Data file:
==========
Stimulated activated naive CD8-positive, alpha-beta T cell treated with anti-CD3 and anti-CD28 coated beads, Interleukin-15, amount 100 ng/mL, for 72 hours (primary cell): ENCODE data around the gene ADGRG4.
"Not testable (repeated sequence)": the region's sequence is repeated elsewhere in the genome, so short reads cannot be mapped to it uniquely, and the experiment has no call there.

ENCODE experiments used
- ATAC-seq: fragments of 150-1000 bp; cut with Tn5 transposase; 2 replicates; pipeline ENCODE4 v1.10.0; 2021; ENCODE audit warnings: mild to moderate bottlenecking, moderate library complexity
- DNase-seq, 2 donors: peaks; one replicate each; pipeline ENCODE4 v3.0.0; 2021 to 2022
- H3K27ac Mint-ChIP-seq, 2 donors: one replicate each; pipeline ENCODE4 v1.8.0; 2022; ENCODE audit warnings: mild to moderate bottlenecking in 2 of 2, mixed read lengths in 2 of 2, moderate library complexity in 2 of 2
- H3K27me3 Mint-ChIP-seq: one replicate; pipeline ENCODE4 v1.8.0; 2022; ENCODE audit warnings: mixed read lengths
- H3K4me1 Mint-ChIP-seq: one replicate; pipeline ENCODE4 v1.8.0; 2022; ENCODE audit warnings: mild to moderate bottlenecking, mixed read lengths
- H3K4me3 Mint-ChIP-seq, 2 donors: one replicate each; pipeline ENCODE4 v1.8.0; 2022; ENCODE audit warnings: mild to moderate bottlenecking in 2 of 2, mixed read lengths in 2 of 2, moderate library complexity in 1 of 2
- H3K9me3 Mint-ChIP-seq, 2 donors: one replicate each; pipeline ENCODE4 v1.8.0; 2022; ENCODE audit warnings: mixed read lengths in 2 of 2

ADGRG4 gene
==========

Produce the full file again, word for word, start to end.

Stimulated activated naive CD8-positive, alpha-beta T cell treated with anti-CD3 and anti-CD28 coated beads, Interleukin-15, amount 100 ng/mL, for 72 hours (primary cell): ENCODE data around the gene ADGRG4.
"Not testable (repeated sequence)": the region's sequence is repeated elsewhere in the genome, so short reads cannot be mapped to it uniquely, and the experiment has no call there.

ENCODE experiments used
- ATAC-seq: fragments of 150-1000 bp; cut with Tn5 transposase; 2 replicates; pipeline ENCODE4 v1.10.0; 2021; ENCODE audit warnings: mild to moderate bottlenecking, moderate library complexity
- DNase-seq, 2 donors: peaks; one replicate each; pipeline ENCODE4 v3.0.0; 2021 to 2022
- H3K27ac Mint-ChIP-seq, 2 donors: one replicate each; pipeline ENCODE4 v1.8.0; 2022; ENCODE audit warnings: mild to moderate bottlenecking in 2 of 2, mixed read lengths in 2 of 2, moderate library complexity in 2 of 2
- H3K27me3 Mint-ChIP-seq: one replicate; pipeline ENCODE4 v1.8.0; 2022; ENCODE audit warnings: mixed read lengths
- H3K4me1 Mint-ChIP-seq: one replicate; pipeline ENCODE4 v1.8.0; 2022; ENCODE audit warnings: mild to moderate bottlenecking, mixed read lengths
- H3K4me3 Mint-ChIP-seq, 2 donors: one replicate each; pipeline ENCODE4 v1.8.0; 2022; ENCODE audit warnings: mild to moderate bottlenecking in 2 of 2, mixed read lengths in 2 of 2, moderate library complexity in 1 of 2
- H3K9me3 Mint-ChIP-seq, 2 donors: one replicate each; pipeline ENCODE4 v1.8.0; 2022; ENCODE audit warnings: mixed read lengths in 2 of 2

ADGRG4 gene